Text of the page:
Apprenticeships and sustainability win awards


Posted on Friday 11 December 2015
Hand picking up litter

Guy’s and St Thomas’ won the Environmental Practice category of the Health Business Awards.

A successful apprenticeship programme and a drive to make Guy’s and St Thomas’ more environmentally responsible were both winners at the Health Business Awards 2015.

The Gateway Academy Business Administration Apprenticeship programme won the Healthcare Recruitment category in recognition of the fact that getting young people into work can change lives.

Guy’s and St Thomas’ has worked with Hawk Training and the National Skills Academy for Health to enrol 41 young people onto the programme since March 2014.

Its success is demonstrated by the evidence that six out of the nine apprentices in the first cohort went on to a full-time job, two more have an extended date to complete their apprenticeship, and the remaining apprentice is back in education.

The apprenticeship programme aims to be as inclusive as possible by supporting young people with autism, mobility needs and deafness.

Guy’s and St Thomas’ also won the Environmental Practice category of the Health Business Awards.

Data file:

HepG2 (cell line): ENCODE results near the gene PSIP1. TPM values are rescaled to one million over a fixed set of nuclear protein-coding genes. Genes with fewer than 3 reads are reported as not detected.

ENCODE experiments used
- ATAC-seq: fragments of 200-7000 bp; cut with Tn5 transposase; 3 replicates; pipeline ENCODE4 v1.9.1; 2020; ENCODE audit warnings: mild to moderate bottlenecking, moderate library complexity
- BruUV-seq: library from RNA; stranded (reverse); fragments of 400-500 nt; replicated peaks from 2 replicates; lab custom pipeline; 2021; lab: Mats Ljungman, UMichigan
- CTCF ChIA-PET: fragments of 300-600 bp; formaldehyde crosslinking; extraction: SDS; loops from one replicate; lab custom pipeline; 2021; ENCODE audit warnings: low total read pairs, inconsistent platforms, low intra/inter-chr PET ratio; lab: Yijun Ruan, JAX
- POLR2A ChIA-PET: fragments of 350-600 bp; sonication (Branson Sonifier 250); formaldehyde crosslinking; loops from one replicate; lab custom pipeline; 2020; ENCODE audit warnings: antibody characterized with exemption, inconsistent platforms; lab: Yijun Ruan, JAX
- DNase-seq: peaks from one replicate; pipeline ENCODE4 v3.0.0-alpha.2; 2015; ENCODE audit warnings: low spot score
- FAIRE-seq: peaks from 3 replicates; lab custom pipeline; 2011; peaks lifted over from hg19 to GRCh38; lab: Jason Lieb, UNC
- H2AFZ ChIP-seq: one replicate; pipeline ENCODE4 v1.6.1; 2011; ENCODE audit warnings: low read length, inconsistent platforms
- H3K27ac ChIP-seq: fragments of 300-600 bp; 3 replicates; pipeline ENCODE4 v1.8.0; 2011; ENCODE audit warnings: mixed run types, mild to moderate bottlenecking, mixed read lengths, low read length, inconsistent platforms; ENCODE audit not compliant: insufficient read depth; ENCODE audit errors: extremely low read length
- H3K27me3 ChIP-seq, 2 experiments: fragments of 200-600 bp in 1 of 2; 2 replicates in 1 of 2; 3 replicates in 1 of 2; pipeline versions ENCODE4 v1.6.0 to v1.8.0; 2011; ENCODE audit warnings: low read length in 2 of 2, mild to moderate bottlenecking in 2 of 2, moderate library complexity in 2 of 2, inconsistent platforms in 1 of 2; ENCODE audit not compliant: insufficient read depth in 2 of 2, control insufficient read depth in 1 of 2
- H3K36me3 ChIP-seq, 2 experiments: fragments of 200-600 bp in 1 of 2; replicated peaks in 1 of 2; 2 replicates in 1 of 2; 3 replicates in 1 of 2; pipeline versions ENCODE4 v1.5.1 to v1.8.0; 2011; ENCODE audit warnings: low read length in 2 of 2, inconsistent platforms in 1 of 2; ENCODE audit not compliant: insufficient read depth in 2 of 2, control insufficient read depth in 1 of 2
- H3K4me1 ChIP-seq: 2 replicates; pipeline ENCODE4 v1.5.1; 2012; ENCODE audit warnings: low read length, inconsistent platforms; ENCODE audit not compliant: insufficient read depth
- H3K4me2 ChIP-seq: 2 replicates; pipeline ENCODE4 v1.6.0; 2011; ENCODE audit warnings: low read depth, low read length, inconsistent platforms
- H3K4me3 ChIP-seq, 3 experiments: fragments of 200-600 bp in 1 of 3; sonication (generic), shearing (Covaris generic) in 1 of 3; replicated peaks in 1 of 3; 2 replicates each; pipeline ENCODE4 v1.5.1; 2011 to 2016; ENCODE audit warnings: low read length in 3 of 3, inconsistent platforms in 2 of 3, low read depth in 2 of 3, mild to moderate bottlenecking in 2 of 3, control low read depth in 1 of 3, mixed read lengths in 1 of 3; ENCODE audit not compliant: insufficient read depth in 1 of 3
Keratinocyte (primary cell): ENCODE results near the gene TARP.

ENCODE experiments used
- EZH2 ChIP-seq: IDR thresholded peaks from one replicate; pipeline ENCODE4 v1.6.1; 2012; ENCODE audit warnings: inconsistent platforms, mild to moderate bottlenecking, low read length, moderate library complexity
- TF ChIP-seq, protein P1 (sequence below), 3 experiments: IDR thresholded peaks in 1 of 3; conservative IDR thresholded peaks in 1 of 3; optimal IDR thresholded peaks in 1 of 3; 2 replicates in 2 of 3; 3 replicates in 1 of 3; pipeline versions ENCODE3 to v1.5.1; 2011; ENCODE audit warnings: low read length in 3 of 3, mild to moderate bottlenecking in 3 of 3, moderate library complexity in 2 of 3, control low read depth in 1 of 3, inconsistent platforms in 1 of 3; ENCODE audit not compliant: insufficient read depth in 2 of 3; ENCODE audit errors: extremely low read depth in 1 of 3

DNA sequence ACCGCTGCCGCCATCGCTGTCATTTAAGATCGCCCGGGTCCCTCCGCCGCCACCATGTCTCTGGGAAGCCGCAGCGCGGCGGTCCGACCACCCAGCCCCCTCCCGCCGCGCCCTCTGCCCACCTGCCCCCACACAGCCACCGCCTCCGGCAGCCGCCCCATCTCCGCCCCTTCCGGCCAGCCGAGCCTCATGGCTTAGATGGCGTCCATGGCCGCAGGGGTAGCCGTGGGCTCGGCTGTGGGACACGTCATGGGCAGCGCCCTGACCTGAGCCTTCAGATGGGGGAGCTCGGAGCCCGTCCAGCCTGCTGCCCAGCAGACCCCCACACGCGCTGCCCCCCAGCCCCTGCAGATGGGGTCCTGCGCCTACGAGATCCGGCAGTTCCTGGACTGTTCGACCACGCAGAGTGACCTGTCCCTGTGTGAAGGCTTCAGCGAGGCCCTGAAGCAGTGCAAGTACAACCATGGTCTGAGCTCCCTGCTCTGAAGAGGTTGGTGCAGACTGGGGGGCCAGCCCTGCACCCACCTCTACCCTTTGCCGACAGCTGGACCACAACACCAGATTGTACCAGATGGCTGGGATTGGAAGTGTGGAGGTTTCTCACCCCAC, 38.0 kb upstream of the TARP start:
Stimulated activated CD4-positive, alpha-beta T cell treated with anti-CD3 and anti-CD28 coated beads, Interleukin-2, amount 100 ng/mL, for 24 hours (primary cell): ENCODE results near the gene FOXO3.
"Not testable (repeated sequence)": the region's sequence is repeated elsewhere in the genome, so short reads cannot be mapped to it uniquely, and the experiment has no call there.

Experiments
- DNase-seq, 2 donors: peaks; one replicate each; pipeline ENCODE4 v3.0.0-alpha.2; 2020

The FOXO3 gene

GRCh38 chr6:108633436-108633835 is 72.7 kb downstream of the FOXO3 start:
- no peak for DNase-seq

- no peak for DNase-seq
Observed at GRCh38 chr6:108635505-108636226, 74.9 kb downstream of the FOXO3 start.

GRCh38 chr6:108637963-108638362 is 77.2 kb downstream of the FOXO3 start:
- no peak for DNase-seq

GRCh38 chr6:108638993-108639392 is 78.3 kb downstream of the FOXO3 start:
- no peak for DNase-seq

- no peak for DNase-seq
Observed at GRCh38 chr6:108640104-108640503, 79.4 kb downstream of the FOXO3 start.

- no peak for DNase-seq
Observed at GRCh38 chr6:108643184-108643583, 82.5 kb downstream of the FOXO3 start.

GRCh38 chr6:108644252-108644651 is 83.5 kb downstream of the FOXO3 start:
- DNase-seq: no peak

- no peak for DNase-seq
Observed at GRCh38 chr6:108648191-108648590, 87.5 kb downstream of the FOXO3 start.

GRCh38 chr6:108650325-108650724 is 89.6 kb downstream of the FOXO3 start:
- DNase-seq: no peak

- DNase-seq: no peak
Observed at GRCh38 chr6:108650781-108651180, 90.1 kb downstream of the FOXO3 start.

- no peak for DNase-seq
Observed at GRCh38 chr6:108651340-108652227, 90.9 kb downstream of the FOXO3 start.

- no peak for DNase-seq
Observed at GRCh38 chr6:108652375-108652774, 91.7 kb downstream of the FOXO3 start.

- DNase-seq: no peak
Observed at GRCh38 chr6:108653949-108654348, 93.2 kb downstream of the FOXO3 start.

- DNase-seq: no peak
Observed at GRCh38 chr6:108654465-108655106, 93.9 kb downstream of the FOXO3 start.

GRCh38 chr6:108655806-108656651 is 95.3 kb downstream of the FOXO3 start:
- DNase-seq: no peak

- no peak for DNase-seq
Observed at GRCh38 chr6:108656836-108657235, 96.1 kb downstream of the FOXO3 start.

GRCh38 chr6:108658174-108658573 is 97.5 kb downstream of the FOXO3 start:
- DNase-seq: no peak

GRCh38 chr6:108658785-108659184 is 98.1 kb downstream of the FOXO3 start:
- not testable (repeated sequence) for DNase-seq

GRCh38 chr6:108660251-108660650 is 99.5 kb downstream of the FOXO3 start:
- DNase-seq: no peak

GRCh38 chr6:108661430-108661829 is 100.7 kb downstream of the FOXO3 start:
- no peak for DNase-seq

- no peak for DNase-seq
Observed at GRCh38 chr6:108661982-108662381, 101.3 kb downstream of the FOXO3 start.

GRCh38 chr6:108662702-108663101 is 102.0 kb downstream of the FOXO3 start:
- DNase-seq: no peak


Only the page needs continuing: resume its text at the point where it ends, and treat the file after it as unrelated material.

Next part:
Our partnership with Bywaters for a total waste management service, collecting and disposing of all waste produced from our hospitals and community sites, has helped increase our recycling rate to 53%.

This recognition of the Trust’s commitment to managing its waste more sustainably came in the same week that Guy’s and St Thomas’ achieved the Carbon Trust Waste Standard.

Alan Armstrong, Trust Waste Manager, says: “Only a handful of NHS organisations have received this accreditation. We can be extremely proud to have achieved this Carbon Trust Standard with the highest waste management score of any organisation.

“We are committed to pursuing our waste and carbon reduction initiatives in the coming years.”

An example of an environmentally friendly initiative is that each month the Trust supplies 400 litres of used cooking oil from our catering services to Uptown Oil, a local company which blends it to make biofuel to power black cabs and buildings.

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